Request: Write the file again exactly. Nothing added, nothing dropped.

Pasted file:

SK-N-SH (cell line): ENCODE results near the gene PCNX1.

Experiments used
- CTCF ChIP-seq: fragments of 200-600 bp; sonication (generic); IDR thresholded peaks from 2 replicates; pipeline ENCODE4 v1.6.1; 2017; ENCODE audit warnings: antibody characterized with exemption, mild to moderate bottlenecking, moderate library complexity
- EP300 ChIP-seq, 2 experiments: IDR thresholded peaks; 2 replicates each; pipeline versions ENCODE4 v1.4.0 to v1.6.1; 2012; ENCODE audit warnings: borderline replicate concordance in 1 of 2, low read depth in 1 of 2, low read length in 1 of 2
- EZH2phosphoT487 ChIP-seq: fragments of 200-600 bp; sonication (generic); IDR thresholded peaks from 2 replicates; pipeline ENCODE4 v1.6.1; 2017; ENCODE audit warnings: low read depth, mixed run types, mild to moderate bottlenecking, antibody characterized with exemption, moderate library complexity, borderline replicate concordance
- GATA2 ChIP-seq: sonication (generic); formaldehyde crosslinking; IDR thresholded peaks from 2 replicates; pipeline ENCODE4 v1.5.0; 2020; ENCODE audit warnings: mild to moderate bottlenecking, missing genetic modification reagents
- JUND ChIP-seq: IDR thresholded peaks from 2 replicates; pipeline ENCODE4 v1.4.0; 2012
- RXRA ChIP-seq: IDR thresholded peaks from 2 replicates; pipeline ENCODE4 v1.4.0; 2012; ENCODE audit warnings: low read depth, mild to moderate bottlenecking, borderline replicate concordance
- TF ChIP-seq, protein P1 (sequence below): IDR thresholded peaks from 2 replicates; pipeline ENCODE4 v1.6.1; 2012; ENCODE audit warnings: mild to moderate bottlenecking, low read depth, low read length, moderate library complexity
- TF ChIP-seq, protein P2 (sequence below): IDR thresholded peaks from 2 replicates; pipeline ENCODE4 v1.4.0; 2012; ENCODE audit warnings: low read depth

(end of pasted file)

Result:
SK-N-SH (cell line): ENCODE results near the gene PCNX1.

Experiments used
- CTCF ChIP-seq: fragments of 200-600 bp; sonication (generic); IDR thresholded peaks from 2 replicates; pipeline ENCODE4 v1.6.1; 2017; ENCODE audit warnings: antibody characterized with exemption, mild to moderate bottlenecking, moderate library complexity
- EP300 ChIP-seq, 2 experiments: IDR thresholded peaks; 2 replicates each; pipeline versions ENCODE4 v1.4.0 to v1.6.1; 2012; ENCODE audit warnings: borderline replicate concordance in 1 of 2, low read depth in 1 of 2, low read length in 1 of 2
- EZH2phosphoT487 ChIP-seq: fragments of 200-600 bp; sonication (generic); IDR thresholded peaks from 2 replicates; pipeline ENCODE4 v1.6.1; 2017; ENCODE audit warnings: low read depth, mixed run types, mild to moderate bottlenecking, antibody characterized with exemption, moderate library complexity, borderline replicate concordance
- GATA2 ChIP-seq: sonication (generic); formaldehyde crosslinking; IDR thresholded peaks from 2 replicates; pipeline ENCODE4 v1.5.0; 2020; ENCODE audit warnings: mild to moderate bottlenecking, missing genetic modification reagents
- JUND ChIP-seq: IDR thresholded peaks from 2 replicates; pipeline ENCODE4 v1.4.0; 2012
- RXRA ChIP-seq: IDR thresholded peaks from 2 replicates; pipeline ENCODE4 v1.4.0; 2012; ENCODE audit warnings: low read depth, mild to moderate bottlenecking, borderline replicate concordance
- TF ChIP-seq, protein P1 (sequence below): IDR thresholded peaks from 2 replicates; pipeline ENCODE4 v1.6.1; 2012; ENCODE audit warnings: mild to moderate bottlenecking, low read depth, low read length, moderate library complexity
- TF ChIP-seq, protein P2 (sequence below): IDR thresholded peaks from 2 replicates; pipeline ENCODE4 v1.4.0; 2012; ENCODE audit warnings: low read depth